July 12, 2007
Piracy incidents on the rise
Piracy and armed robbery attacks against ships rose 37 percent in the second quarter of this year compared with the same period a year ago, the ICC International Maritime Bureau (IMB) reported today.
"Despite a sustained decrease in acts of piracy over the past three years, the statistics for the second quarter suggest that we may be seeing a reversal of this trend," said Captain Pottengal Mukundan, Director of the IMB.
Worldwide, attacks in 2007 so far number 126, about the same as in the first half of 2006.
The IMB report shows that thus far this year, 13 vessels were hijacked by heavily armed attackers, 152 crew members were taken hostage, 41 were kidnapped and three were killed.
The IMB Piracy Reporting Center (PRC) recorded 17 incidents in Somalia this year, a dramatic increase over the same period last year when eight attacks were registered.
As a result, the International Maritime Organization has referred this issue to the United Nations Security Council.
"We hope they will prevail upon the transitional federal government in Somalia to permit naval units from other countries to assist hijacked vessels. It is only when the pirates see they can no longer make easy money by seizing vessels that we will see a reduction in attacks," Captain Mukundan said.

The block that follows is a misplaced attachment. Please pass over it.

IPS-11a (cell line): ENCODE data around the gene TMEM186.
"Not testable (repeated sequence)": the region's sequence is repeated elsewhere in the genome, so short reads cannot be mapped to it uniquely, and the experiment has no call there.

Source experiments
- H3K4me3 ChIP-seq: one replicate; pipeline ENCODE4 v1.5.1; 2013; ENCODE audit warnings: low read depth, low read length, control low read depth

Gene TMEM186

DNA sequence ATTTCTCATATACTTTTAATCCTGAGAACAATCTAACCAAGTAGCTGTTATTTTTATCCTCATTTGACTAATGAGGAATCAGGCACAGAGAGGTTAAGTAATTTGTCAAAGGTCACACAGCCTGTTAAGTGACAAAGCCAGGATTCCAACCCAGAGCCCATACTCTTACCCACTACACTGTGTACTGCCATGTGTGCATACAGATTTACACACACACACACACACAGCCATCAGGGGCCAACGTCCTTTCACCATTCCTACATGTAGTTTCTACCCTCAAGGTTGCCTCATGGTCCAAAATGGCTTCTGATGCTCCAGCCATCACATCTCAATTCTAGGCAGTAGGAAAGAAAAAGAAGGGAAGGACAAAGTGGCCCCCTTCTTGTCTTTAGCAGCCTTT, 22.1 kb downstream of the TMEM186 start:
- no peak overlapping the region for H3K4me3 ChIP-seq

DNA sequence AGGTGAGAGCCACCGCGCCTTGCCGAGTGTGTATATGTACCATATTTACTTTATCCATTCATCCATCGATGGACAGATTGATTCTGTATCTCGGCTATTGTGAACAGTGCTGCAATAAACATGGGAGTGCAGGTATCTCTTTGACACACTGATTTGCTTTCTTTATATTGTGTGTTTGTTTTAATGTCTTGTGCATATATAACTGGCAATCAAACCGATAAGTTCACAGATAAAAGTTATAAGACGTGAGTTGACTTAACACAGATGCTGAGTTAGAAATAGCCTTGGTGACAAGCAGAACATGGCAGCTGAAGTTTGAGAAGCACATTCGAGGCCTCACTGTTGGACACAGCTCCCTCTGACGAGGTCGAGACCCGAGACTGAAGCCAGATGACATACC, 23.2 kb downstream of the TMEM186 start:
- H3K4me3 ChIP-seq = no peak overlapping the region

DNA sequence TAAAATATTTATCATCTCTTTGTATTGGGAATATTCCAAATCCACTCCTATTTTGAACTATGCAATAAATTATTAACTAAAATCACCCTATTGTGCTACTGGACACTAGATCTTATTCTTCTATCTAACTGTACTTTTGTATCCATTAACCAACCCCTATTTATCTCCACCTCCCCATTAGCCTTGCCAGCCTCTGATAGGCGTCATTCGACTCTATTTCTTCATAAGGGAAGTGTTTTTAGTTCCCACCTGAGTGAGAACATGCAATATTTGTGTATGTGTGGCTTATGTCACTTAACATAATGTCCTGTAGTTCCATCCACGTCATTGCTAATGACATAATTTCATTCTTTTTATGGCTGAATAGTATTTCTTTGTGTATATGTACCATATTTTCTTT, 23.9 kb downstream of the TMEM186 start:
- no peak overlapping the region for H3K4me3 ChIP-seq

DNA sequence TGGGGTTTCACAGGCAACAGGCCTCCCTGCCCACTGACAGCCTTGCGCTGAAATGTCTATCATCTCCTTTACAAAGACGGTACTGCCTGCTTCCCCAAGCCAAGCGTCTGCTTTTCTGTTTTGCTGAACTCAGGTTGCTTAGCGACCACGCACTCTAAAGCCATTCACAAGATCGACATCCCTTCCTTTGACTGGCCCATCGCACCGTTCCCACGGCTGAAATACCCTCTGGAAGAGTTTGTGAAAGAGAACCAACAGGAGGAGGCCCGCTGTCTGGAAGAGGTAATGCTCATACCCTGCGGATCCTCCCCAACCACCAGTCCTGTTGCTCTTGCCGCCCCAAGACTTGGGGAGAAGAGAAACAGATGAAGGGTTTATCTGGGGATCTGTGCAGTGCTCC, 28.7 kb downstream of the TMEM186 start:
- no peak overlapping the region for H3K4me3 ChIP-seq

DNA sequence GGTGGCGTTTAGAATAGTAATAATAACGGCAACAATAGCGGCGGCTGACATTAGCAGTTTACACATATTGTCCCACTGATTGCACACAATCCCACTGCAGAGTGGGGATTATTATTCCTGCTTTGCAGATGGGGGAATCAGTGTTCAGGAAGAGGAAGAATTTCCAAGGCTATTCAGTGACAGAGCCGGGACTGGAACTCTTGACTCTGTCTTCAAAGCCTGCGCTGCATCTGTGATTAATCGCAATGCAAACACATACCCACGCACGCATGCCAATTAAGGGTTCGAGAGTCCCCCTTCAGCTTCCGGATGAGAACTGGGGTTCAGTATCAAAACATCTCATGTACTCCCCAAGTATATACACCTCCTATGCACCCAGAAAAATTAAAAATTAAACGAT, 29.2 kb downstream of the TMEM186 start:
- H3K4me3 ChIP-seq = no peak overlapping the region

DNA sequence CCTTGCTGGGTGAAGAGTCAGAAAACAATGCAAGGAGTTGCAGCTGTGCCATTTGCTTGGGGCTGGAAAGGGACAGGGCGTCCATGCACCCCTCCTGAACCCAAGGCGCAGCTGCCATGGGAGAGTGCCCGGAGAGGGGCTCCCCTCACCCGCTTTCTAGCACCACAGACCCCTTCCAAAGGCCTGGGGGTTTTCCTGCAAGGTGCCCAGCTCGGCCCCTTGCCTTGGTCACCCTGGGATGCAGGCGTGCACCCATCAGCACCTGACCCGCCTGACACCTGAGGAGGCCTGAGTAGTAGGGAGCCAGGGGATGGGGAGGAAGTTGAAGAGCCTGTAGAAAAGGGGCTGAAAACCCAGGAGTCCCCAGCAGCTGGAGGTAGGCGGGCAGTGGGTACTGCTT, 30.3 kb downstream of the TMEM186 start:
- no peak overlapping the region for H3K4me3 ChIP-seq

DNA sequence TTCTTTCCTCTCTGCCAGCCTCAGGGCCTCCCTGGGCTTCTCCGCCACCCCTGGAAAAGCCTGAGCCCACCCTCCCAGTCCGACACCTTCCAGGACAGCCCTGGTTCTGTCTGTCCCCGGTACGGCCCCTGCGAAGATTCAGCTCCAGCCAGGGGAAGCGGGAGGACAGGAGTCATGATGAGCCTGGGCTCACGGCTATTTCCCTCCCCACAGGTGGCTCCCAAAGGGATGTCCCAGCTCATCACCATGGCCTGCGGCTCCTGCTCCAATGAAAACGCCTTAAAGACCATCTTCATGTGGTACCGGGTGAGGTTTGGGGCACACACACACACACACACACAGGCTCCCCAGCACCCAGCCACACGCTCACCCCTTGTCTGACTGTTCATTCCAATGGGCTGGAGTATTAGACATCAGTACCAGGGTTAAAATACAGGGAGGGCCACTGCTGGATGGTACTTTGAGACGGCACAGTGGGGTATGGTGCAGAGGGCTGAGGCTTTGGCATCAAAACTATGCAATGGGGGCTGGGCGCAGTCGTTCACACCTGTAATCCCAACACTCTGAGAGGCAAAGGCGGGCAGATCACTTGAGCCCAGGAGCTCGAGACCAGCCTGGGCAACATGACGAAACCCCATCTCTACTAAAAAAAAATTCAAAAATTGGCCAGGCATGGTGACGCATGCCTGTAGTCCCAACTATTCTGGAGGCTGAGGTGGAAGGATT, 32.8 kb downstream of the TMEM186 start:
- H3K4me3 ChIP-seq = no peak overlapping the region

Attacks are also on the rise in Nigerial, where local groups claiming to be in pursuit of political goals boarded 15 vessels and hijacked another ship, targeting individuals for kidnap or ransom and cargo ships offshore. Forty crew members have been kidnapped and 24 taken hostage this year. Oil tankers conducting ship-to-ship operations off the coast of the capital city of Lagos are particularly vulnerable, Captain Mukundan said.
In contrast, the previous high rate of attacks in the Malacca Straits has dropped significantly. No incidents were reported in this area in the second quarter of this year, thanks largely to cooperation between states bordering these waters.